Hey. I have a list of items that the user can search. The search results are displayed in a listbox. Each animal object has a path to an image in Isolated Storage. What's the quickest way to bind my Image control inside the listboxitem to the image in the isolated storage? Examples I've seen tend to display images from the internet rather than Isolated Storage. If I have around 10 images, it seems to take up all the memory and crash. thanks


I'm using this in my BitmapConverter class (inherits IValueConverter)

        public object Convert(object value, Type targetType, object parameter, System.Globalization.CultureInfo culture)
            if (value !=null)
                BitmapImage bitmapImage = new BitmapImage();
                bitmapImage.SetSource(new MemoryStream((Byte[]) value));
                return bitmapImage;
                return null;

I have this at the top of my AppResource.xaml file:

    <ImageApp_Converter:BitmapConverter x:Key="bmpConverter" />    

In my style, within the AppResource.xaml file:

<Image  HorizontalAlignment="Left" Margin="8,8,0,4" Width="160" Height="120" Source="{Binding Converter={StaticResource bmpConverter}}"   />

I set a breakpoint in my BitmapConverter, but it's never called. I've never used IValueConverter before, so any help would be great. Thanks

  • Did you forget the Path in your Binding? If you bind to your Datacontext (and not to a path from it) you should mention it by {Binding .,Converter={...}} or {Binding Path=.,Converter={...}} – Benjamin Baumann Nov 8 '10 at 14:29

There are a few problems in the code shown. Some may just be missing from your example:

Firstly, your binding to the converter does not specify what to bind to to get its value, so it is never called. At a minimum it needs a Path= (or simply a property name as short-cut) or the converter will not be called. Where are you setting the ItemSource of your list?

Secondly, the values getting passed are string file names. Your converter needs to use them as filenames and open a stream based on that name. At the moment it is trying to use the names as byte arrays.

Finally, if the images are a fixed set, it would make more sense to store them in an images folder under ClientBin and simply refer to them with the following path syntax "/images/imagename.jpg" etc. This will involve the browser's caching automatically. You do not need a converter for that. (The key is the leading "/". Without that Silverlight assumes the images are in the current module instead)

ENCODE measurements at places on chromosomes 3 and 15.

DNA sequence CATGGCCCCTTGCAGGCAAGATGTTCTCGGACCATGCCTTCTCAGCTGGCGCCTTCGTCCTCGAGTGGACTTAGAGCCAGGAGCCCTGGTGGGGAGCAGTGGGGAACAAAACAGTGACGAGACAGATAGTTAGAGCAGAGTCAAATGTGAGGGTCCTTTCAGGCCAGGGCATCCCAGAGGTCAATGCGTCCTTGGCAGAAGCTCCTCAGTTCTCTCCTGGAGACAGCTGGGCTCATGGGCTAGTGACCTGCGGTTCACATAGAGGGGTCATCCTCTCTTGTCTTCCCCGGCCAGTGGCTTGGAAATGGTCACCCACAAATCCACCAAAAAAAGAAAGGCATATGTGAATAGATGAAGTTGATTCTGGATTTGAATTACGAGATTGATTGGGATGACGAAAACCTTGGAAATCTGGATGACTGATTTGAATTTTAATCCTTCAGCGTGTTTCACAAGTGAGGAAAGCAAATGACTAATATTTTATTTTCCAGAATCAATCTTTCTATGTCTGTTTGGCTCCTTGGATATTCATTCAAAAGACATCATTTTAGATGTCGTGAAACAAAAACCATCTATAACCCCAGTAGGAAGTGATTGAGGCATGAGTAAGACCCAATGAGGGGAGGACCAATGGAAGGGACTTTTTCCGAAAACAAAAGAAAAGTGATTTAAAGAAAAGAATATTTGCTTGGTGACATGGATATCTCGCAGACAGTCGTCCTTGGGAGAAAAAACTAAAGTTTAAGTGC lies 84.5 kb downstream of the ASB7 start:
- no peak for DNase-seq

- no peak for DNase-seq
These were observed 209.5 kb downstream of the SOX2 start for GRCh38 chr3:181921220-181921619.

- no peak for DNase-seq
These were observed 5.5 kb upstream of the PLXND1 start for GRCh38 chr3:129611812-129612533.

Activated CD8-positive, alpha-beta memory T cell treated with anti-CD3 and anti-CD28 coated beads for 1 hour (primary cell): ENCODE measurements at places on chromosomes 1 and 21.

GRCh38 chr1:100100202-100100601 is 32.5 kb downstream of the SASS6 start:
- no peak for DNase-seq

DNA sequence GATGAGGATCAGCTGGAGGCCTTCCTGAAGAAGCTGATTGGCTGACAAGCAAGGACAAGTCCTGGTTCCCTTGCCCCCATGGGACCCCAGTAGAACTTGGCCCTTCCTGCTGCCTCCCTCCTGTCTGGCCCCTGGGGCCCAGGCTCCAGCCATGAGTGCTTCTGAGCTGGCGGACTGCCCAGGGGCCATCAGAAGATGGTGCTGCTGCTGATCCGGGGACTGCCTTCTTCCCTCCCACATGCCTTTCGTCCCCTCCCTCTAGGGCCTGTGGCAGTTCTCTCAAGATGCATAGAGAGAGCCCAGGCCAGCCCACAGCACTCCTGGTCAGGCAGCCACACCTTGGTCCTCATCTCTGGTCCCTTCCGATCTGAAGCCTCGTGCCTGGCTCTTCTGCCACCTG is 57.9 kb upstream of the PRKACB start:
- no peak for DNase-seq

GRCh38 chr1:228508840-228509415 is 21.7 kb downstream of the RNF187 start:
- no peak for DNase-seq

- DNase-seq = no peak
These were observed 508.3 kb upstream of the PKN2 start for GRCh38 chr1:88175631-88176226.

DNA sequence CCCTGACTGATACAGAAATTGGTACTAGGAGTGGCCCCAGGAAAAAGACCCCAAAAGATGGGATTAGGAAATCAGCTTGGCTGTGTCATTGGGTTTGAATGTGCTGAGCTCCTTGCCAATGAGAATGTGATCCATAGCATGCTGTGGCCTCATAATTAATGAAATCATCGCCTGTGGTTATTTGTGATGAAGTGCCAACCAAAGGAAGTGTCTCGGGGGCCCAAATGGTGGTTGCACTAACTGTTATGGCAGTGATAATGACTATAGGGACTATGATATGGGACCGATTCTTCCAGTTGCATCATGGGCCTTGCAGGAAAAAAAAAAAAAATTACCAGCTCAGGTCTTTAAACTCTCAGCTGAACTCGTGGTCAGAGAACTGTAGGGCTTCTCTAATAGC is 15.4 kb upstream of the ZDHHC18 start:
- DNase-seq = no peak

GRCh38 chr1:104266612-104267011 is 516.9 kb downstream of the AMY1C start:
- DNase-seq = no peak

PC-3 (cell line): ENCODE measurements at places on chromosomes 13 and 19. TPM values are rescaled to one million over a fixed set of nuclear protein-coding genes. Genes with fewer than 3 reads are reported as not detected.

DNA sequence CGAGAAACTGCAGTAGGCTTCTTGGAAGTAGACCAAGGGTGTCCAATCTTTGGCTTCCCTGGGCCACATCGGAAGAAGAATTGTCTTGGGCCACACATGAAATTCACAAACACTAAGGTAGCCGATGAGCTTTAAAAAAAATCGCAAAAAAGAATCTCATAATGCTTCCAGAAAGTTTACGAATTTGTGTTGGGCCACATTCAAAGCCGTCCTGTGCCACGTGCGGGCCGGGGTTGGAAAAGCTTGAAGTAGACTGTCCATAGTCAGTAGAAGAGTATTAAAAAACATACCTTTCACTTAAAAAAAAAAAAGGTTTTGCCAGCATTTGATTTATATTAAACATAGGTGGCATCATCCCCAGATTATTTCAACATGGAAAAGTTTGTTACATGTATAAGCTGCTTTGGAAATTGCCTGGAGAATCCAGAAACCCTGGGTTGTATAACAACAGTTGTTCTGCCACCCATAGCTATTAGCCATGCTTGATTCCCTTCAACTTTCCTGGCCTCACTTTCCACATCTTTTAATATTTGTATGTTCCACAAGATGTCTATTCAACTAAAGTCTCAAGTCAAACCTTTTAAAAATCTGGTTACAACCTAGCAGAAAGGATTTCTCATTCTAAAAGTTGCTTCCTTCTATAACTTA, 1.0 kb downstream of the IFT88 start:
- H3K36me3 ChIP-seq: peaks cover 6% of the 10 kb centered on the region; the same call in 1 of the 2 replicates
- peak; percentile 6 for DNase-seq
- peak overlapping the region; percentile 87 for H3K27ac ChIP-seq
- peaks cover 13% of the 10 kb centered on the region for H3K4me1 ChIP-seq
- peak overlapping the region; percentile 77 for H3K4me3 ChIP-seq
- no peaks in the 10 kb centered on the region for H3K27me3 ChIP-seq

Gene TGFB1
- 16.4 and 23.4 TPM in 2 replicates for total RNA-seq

alt text

Below is a complete example using the images shown in the ClientBin/images folder that looks like this when run:

alt text

Sample Xaml file:

<UserControl x:Class="SilverlightApplication1.IsoImages"
    xmlns:mc="http://schemas.openxmlformats.org/markup-compatibility/2006" xmlns:ImageApp_Converter="clr-namespace:SilverlightApplication1" mc:Ignorable="d"
    d:DesignHeight="300" d:DesignWidth="400">
    <Grid x:Name="LayoutRoot" Background="White">
        <ListBox x:Name="ImageList">
                    <StackPanel Orientation="Horizontal" Background="AliceBlue">
                        <Image HorizontalAlignment="Left" Margin="8,8,0,4" Width="160" Height="120" Source="{Binding Path=Filename}" />

The sample code behind is:

using System.Collections.Generic;
using System.Windows.Controls;

namespace SilverlightApplication1
    public partial class IsoImages : UserControl
        public IsoImages()
            List<ImageItem> images = new List<ImageItem>()
                                             new ImageItem("/images/Image1.jpg"), 
                                             new ImageItem("/images/Image2.jpg"),
                                             new ImageItem("/images/Image3.jpg"),
                                             new ImageItem("/images/Image4.jpg")
            this.ImageList.ItemsSource = images;

    public class ImageItem
        public string Filename{ get; set; }
        public ImageItem( string filename )
            Filename = filename;

You are probably running out of memory because you are repeatedly loading the same file into new BitmapSource objects. You should create only "around 10" BitmapSource objects one for each file. Then re-use those BitmapSource instances by assigning them to Image.Source properties.

One way to do that is to use an implementation of IValueConverter that maintains a static dictionary of file path to BitmapSource key value pairs.

  • Thanks for the help. I can't quite get the IValueConverter to work, but I've updated the question with my code. – XSL Nov 6 '10 at 20:12

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